Among the most powerful features of PETSCII (the editor) are smart rotation and flipping of a selected area which take into account the form of the character. I take no credit for these, as it was Tero who came up with the idea in the first place and wrote the remapping tables. Not every character can be rotated or flipped, but even so you’ll save a lot of time when working with symmetric forms. See the following image for an example of how “smart” flipping works as opposed to simply moving the characters:
Typing vs. drawing
In essence there are two main methods to get characters on the screen. The traditional way, typing, was initially the only possible option and is still heavily present in modern-day editors (for example AAE). A mouse is something of a rarity on C-64s and graphical symbols can be conveniently found on the keys, so on a real machine typing makes all sense – but a lot less so on your PC or Mac which has a different keyboard to begin with.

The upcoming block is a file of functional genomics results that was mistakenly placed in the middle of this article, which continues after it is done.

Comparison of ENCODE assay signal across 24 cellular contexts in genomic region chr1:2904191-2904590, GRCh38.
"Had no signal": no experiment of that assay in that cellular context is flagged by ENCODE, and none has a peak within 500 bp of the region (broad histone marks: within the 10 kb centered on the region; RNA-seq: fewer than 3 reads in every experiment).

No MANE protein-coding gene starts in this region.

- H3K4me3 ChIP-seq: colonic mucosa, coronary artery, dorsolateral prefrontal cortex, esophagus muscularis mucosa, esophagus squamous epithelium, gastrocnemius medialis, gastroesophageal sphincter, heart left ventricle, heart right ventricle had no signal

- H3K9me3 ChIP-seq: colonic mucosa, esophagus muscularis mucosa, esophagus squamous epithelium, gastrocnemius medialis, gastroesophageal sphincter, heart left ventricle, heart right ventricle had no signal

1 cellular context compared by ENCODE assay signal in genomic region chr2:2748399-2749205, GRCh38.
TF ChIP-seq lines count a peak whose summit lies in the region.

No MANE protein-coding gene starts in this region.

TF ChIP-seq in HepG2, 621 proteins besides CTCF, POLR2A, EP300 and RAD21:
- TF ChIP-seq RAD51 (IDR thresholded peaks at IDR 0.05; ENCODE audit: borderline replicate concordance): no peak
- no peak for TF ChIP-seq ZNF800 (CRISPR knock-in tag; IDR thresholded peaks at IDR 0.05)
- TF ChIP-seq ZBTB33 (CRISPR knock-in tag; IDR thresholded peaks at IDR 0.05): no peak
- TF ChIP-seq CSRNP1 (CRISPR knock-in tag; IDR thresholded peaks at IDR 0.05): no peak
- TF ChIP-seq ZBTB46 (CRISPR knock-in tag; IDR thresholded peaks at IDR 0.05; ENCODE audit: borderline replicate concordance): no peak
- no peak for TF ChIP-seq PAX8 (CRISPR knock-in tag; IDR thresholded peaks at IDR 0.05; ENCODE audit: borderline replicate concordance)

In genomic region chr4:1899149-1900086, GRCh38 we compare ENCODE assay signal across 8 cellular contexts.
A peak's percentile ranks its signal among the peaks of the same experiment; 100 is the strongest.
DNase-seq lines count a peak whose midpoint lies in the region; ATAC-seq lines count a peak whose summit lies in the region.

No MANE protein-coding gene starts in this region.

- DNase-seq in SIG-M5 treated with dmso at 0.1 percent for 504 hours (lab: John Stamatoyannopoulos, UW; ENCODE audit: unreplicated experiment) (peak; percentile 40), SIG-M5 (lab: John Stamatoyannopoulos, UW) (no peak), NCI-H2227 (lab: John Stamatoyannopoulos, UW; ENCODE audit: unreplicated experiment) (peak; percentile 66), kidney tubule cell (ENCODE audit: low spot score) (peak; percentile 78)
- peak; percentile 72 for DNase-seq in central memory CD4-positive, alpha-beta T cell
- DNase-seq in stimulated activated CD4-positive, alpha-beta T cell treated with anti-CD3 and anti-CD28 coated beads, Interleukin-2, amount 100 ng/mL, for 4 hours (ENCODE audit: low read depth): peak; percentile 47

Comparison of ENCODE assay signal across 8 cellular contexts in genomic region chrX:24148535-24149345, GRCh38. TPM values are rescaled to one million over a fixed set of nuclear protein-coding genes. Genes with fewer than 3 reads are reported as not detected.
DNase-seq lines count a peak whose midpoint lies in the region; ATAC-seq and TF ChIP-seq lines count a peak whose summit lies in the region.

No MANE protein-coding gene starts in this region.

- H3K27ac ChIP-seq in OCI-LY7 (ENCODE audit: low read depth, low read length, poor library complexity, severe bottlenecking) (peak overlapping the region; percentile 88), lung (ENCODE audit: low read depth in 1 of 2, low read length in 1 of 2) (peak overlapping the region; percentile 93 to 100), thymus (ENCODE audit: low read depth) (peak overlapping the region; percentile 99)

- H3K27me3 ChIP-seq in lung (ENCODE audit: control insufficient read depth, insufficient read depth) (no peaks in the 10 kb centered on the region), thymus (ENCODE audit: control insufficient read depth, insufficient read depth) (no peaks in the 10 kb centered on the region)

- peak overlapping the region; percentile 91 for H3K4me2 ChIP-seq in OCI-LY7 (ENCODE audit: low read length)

I’ve included a half-assed typing mode in PETSCII, mostly for the sake of actually writing text, even though all the symbols can be typed too if it’s really necessary. In any case, drawing with a mouse was the preferred metaphor right from the beginning. There are pros and cons to both, but using a mouse definitely makes it quicker to sketch forms in the spirit of direct manipulation. A little but important detail is to show the character before it is actually placed: otherwise you end up constantly undoing the operation.
When drawing, a great deal of time is spent on selecting the next character. The first thing to do was to reorganize the otherwise messy character set to group related symbols together (thanks go to Tero again). Jambonbill went even further and repeated the same characters multiple times to create visually continuous groups.